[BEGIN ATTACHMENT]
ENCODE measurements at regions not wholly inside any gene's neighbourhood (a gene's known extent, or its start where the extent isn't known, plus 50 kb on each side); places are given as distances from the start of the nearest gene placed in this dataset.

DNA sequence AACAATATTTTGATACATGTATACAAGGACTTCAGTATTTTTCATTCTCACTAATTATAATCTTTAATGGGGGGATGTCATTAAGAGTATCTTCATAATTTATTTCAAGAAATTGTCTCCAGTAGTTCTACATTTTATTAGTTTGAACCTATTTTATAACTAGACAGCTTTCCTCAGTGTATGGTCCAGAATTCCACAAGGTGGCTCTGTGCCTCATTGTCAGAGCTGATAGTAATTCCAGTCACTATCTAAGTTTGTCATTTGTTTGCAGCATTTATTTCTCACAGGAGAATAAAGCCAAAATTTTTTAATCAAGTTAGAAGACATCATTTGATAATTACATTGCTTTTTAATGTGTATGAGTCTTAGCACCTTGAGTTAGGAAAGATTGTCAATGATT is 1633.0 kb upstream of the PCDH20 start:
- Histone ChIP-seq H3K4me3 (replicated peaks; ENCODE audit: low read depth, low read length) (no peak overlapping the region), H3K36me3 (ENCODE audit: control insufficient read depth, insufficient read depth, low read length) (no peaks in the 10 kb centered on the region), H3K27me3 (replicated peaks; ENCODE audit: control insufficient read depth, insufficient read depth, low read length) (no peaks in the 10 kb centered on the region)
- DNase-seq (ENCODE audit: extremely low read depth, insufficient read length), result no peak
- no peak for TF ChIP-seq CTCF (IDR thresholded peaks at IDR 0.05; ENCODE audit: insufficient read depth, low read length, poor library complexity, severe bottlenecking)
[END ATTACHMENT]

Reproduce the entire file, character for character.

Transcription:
ENCODE measurements at regions not wholly inside any gene's neighbourhood (a gene's known extent, or its start where the extent isn't known, plus 50 kb on each side); places are given as distances from the start of the nearest gene placed in this dataset.

DNA sequence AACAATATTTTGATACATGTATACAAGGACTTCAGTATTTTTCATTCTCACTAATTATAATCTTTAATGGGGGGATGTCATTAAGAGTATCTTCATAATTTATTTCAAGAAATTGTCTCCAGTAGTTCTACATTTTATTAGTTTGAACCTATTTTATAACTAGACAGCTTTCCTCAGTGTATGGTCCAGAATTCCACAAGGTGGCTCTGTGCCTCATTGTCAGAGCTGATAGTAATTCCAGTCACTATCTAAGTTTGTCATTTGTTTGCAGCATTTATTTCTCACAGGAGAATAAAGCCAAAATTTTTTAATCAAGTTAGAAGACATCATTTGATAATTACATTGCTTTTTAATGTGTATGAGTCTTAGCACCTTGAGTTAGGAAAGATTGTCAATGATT is 1633.0 kb upstream of the PCDH20 start:
- Histone ChIP-seq H3K4me3 (replicated peaks; ENCODE audit: low read depth, low read length) (no peak overlapping the region), H3K36me3 (ENCODE audit: control insufficient read depth, insufficient read depth, low read length) (no peaks in the 10 kb centered on the region), H3K27me3 (replicated peaks; ENCODE audit: control insufficient read depth, insufficient read depth, low read length) (no peaks in the 10 kb centered on the region)
- DNase-seq (ENCODE audit: extremely low read depth, insufficient read length), result no peak
- no peak for TF ChIP-seq CTCF (IDR thresholded peaks at IDR 0.05; ENCODE audit: insufficient read depth, low read length, poor library complexity, severe bottlenecking)